A few months ago I did an interview with the Religious Studies Project on my research and publications. The interview was just posted, and I am excited to share this podcast!
From their introduction: In this episode, Maxinne Connolly-Panagopoulus discusses the range of Dr. Carmen Celestini’s work on religious conspiracy theories, Christian apocalyptic thought its impacts on the American political system. and tracks some of the parallels between early and modern conspiracy theories. They cover early grassroots movements such as the Anti-Masonic Party and the Know Nothings, who sought to fight against what they perceived as a threat to Christian values from a New World Order. This is paralleled to QAnon and current theories which hold a similar distrust of the government, the media and beliefs of a Satanic New World Order. We then move to discuss The John Birch Society and how their form of improvisational conspiracism linked to contemporary right-wing mobilisation and the Christian Identity Organisation. Threaded throughout our discussion, we ask explore the motivations for joining such a movement and what keeps people there despite moving targets and failed prophecies. Finally, Carmen describes the state of the field of conspiracy movements today, and where she sees it going in the future.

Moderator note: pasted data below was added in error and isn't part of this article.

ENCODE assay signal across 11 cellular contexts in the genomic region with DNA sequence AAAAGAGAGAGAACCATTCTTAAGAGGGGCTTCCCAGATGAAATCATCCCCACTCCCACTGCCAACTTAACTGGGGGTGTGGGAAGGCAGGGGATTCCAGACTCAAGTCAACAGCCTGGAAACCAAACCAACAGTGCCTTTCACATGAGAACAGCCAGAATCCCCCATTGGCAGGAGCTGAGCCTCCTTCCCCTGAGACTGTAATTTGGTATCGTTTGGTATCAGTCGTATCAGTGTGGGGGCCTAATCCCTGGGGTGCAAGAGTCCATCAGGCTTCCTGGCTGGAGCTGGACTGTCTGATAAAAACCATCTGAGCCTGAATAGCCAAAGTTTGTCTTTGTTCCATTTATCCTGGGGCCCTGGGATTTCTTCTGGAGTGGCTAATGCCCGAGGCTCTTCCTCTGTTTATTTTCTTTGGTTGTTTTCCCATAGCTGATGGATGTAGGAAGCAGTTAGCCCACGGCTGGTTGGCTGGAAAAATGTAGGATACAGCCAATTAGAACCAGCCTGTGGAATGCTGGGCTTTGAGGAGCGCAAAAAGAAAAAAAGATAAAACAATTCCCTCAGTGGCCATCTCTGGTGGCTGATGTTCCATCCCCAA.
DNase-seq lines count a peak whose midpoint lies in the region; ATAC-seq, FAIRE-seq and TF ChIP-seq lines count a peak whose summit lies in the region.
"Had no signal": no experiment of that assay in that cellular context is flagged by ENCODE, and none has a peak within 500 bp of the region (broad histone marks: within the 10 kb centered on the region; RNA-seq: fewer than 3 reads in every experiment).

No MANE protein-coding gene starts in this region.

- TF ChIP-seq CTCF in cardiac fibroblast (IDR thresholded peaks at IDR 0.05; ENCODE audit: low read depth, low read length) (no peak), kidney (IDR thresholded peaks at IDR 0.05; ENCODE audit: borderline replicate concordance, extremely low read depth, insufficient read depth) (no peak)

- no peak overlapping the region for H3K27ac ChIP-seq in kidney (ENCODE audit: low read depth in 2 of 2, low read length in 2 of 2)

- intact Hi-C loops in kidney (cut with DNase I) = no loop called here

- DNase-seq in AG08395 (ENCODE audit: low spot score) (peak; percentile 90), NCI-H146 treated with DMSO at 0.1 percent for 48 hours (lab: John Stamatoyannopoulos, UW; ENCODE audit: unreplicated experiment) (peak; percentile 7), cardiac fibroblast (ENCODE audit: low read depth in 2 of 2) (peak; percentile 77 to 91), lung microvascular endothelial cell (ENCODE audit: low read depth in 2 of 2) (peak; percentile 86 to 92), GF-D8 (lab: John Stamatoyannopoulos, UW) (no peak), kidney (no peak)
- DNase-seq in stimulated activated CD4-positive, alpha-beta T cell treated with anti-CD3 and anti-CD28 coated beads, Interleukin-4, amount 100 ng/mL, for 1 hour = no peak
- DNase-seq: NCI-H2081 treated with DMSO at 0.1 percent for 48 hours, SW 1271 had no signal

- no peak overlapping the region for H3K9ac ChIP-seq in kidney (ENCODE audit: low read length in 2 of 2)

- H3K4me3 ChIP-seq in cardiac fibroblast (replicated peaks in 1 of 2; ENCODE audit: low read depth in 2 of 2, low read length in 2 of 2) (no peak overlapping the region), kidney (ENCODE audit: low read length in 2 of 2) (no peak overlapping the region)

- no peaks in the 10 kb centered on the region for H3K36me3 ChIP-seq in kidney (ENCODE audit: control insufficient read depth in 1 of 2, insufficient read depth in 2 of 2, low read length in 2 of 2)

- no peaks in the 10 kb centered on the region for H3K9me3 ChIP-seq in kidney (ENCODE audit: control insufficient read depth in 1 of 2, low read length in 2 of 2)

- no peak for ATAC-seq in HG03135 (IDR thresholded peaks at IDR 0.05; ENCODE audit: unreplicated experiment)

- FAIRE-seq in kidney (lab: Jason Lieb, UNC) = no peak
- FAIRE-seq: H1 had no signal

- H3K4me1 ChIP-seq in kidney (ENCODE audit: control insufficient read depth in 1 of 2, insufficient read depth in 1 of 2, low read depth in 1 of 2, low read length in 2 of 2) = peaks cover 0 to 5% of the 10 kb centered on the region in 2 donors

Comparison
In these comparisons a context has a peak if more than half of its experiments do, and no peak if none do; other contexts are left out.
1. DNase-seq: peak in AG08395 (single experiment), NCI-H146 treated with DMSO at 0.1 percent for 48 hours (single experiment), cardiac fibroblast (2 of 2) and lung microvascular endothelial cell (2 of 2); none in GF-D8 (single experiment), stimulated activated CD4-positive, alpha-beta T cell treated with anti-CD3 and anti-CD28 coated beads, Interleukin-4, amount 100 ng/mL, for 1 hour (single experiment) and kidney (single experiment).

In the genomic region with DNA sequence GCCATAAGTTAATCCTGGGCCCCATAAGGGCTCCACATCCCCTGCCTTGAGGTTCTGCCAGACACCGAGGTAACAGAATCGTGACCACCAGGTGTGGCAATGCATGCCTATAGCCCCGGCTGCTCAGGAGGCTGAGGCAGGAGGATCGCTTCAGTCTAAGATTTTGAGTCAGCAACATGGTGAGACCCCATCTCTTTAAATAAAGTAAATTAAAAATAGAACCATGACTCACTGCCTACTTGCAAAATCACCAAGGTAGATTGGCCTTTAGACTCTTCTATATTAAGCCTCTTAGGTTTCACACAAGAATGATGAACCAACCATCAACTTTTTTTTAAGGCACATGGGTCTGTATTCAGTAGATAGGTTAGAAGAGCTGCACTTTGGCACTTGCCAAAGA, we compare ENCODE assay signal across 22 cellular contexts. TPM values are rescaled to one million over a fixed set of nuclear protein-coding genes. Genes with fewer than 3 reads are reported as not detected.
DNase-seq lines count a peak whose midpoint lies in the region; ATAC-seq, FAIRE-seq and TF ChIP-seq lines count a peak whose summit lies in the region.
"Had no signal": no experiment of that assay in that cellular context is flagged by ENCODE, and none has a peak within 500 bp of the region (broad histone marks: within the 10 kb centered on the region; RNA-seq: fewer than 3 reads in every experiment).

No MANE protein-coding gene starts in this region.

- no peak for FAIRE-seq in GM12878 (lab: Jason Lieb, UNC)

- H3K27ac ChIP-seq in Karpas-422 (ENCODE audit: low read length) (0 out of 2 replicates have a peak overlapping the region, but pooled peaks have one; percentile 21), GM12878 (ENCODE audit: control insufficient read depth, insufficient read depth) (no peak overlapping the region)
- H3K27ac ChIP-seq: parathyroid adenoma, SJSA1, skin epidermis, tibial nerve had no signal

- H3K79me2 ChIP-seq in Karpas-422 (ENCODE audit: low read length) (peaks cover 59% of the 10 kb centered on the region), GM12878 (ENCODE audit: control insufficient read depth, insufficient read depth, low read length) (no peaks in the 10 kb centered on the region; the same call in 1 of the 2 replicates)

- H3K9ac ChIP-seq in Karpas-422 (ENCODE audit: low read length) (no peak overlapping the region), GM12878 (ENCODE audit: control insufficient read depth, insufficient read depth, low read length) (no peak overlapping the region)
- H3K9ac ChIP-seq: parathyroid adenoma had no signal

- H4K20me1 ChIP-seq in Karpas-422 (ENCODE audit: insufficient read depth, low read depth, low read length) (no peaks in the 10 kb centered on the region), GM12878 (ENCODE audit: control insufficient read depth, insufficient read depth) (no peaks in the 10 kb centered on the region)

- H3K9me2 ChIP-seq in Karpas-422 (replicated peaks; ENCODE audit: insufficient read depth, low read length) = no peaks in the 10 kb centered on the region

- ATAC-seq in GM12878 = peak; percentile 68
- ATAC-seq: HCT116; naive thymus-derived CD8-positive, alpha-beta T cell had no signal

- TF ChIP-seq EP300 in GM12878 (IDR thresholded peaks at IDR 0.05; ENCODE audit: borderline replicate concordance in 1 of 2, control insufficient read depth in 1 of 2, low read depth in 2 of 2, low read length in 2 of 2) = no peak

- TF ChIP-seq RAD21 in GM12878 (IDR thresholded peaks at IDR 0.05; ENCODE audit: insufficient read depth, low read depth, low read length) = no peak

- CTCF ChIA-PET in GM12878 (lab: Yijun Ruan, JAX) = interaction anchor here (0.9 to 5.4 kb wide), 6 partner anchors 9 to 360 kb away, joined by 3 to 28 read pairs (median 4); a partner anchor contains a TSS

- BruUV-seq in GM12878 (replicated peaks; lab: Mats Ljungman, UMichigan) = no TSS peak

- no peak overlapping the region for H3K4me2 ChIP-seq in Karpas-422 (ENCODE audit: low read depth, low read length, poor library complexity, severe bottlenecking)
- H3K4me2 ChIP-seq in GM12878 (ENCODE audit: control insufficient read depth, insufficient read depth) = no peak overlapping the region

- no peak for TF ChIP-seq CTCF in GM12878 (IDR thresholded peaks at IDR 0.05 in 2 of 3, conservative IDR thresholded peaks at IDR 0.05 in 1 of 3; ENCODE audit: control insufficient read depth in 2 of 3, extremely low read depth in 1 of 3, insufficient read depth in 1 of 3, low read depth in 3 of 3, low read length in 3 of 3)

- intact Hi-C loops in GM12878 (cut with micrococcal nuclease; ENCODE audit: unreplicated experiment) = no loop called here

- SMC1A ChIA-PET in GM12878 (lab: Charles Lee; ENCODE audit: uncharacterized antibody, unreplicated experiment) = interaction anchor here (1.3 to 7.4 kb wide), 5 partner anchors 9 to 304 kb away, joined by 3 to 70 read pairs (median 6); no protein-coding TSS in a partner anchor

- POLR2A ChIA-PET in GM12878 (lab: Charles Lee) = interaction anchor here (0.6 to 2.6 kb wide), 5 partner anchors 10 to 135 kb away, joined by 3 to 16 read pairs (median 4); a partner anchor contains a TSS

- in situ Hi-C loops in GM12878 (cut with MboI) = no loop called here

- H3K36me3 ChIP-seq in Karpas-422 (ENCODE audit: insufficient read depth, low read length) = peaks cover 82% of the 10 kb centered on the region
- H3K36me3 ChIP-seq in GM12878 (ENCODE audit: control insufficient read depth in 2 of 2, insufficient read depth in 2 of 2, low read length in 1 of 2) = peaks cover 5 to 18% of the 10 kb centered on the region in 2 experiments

You can listen to the interview here.